The looming July 1 implementation date for Vermont’s first-of-a-kind, historic GMO food ingredients labeling law pushed Monsanto and other corporate giants in retailing, biotechnology, and agribusiness into overdrive as they ramped up pressure on Congress to negate the state law.
Labeling opponents wisely identified Michigan Senator Debbie Stabenow, the ranking Democrat on the Senate Agriculture Committee, as the key to crafting what they described as a “compromise” bill. Stabenow’s bill was able to move enough Senate Democrats to join with an already solid block of Republicans to muscle through its swift passage.
Ardent GMO backer, Senate Agriculture Chair Pat Roberts (R-Kansas) called it “the most important agriculture vote in 20 years.” When signed into law by the President in late July, it preempted Vermont’s new law, mandatory GMO seed labeling requirements in two states, and dozens of related local ordinances.
But what has been rightly called the DARK Act would not have been possible without the behind-the-scenes machinations of the Organic Trade Association (OTA), a few of its most powerful members, and two corporate-funded non-profit organizations — Just Label It (JLI) and the Environmental Working Group (EWG).
JLI, founded by Stonyfield Yogurt chairman Gary Hirshberg, and the EWG signaled their support for an agribusiness-supported alternative to actual GMO labeling, Quick Response (QR) codes, those inscrutable Rorschach-like images found on some product packaging.
The scanning of these speckled black squares with a smart phone and the appropriate app can provide more product information. These QR codes were sold as a solution to food labeling requirements and became an integral part of the Stabenow Bill. Millions of Americans are now discriminated against by not having smart phones and/or sufficient data plans.
The full Senate vote was only made possible when its backers invoked an obscure procedural gimmick that hadn’t been used in more than 40 years to push it forward.
Its next hurdle would be a cloture vote, a 60-vote threshold required to halt a filibuster and debate on a bill and force a final vote on the Senate floor. By early July grassroots organic and pro-labeling forces were mobilizing to fight the cloture vote.
The nation’s largest consumer organization, Consumer Reports, along with the Organic Consumers Association, the Center for Food Safety, Food and Water Watch, Cornucopia, and dozens of others were publicly calling on the Senate to reject the bill, hundreds of thousands of their members flooding Senate phone lines.
Key Senators also spoke out against the bill. And the Food and Drug Administration — the primary agency overseeing food labeling — issued a damning assessment of the bill’s many deficiencies.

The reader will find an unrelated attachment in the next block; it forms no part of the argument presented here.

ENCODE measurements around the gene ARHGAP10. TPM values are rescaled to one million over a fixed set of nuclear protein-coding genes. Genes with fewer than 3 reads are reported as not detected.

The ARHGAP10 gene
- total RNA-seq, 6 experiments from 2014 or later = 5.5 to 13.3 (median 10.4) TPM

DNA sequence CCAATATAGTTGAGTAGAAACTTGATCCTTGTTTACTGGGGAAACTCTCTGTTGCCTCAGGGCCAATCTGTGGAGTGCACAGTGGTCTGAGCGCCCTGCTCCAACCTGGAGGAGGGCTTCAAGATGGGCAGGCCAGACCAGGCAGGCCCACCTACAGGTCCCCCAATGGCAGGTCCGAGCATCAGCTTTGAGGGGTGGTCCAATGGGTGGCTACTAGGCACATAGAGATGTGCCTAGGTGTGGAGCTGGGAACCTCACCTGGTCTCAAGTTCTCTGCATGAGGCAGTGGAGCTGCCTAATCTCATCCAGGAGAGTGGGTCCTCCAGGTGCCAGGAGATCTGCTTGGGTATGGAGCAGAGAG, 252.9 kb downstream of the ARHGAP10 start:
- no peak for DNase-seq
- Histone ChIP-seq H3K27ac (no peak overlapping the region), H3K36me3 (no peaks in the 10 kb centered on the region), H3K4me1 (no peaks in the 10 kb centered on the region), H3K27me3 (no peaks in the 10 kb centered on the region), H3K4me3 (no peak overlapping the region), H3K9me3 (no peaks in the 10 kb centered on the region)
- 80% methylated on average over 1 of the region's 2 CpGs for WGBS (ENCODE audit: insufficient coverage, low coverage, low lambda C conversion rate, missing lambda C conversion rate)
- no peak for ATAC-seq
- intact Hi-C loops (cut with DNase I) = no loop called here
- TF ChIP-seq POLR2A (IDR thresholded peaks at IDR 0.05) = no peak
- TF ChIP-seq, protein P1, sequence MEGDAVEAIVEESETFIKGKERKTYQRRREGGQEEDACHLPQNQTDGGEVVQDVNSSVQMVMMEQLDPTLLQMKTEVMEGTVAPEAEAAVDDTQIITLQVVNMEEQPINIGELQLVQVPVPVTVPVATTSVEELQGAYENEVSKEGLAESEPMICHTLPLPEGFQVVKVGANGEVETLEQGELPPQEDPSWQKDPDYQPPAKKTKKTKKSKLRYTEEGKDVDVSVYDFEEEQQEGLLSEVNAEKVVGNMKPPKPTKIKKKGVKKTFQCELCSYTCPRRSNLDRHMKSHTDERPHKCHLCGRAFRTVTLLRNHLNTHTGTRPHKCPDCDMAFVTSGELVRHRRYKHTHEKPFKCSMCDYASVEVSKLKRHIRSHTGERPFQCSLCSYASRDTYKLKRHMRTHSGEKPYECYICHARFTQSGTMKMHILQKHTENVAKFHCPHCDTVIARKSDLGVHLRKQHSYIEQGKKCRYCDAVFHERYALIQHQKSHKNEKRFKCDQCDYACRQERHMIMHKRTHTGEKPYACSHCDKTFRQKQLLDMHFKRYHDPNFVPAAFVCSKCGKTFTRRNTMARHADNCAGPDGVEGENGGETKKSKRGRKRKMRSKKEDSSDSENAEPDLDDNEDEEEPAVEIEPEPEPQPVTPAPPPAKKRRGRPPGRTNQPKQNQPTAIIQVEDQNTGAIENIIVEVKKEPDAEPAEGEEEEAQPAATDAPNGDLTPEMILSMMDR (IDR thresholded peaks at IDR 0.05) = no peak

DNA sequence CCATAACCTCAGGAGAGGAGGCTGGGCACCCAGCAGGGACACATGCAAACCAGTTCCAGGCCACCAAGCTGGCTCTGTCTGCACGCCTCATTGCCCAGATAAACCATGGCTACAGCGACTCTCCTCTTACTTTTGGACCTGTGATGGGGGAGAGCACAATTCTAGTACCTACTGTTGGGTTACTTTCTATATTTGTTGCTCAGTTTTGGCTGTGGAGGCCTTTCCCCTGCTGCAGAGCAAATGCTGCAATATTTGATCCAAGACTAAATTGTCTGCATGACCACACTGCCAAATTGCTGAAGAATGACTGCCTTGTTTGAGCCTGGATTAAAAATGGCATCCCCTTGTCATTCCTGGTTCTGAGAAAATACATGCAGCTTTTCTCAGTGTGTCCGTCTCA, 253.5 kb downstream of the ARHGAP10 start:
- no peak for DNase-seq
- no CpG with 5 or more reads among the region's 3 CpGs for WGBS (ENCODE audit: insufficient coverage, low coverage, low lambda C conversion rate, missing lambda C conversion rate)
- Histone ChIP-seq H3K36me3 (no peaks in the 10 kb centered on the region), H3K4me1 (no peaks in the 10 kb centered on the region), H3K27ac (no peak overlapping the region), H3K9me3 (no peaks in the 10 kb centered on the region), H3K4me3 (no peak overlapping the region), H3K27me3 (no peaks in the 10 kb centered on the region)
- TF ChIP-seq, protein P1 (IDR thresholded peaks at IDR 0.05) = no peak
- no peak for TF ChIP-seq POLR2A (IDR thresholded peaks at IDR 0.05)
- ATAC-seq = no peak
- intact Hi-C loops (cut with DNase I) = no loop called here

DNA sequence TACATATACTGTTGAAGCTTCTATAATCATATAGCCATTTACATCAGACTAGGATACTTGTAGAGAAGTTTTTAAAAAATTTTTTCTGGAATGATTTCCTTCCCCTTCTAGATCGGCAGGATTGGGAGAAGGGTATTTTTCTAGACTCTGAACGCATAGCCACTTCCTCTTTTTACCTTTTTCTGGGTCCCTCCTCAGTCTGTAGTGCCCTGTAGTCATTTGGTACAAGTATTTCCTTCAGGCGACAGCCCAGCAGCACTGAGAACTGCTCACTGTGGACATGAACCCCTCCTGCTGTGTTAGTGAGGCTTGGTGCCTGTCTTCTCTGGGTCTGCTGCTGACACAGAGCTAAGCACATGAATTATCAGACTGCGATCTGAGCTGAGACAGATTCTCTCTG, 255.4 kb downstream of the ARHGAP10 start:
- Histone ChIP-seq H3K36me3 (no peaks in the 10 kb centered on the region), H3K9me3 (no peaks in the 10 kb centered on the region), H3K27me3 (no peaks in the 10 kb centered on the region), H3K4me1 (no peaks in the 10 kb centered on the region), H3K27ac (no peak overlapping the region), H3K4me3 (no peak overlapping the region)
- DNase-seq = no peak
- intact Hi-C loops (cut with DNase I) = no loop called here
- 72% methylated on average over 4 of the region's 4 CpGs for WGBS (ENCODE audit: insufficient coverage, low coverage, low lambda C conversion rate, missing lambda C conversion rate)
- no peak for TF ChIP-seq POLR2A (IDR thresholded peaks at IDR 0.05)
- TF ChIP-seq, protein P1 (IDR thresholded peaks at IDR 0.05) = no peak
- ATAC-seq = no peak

Behind the scenes, the OTA and its leadership quietly worked for passage. This activity persuaded enough reluctant Democratic Senators to ignore what had become a loud call for rejection from fellow Senators, 286 public interest organizations, thousands of phone calls from the public, and broad condemnation by the organic community.
Along with executives from companies like Stonyfield, Organic Valley, Smuckers, WhiteWave, and Whole Foods, OTA lobbyists assured Senators that “the majority of the organic industry supported the Stabenow Bill.”
One senate staffer told the bill’s opponents that OTA’s lobbying convinced 15-20 senators who might have opposed the bill (and had opposed an earlier version of the DARK Act) to instead support it.
The corporate-organic industry sell-out facilitated a successful cloture vote that passed by a 65-32 margin. Senate and House passage of the actual bill followed shortly.
Aside from overriding state and local laws, what are some of the DARK Act’s other fundamental deficiencies?
- There is no requirement for on-package labeling of GMO foods.
- As many as 100 million Americans lack the ability to find out product specifics by not being able to access QR codes.
- The biotech-friendly USDA — not the FDA — is charged with creating the law’s actual labeling rules over the next two years.
- The bill leaves totally unclear what will be considered a GMO food and/or ingredient. According to the FDA, most foods typically thought of as being produced or made with GMO ingredients will not be covered by the bill’s narrow definition of genetic engineering. The USDA might raise the threshold for incidental GMO contamination from the currently accepted .09% to as high as 30% while still calling that non-GMO!
- The bill suggests that the USDA harmonize its ultimate definition of genetic engineering with the organic law’s definitions — something that could create a huge loophole into organic’s current strict prohibitions on GMO technology.
“The passage of this law will deny, for the foreseeable future, the right of most American’s to know what is in the food they are eating,” observes Cornucopia’s senior farm policy analyst, Mark Kastel. “It is vitally important that we double down on our efforts to protect the integrity of the organic label, the marketplace alternative to untested GMO technology.”
The Cornucopia Institute and a number of our allies in this fight are researching joining forces in a federal lawsuit challenging the constitutionality of some of the aspects of this draconian piece of legislation.
[This article was previously published in the fall issue of The Cultivator, Cornucopia’s quarterly newsletter.]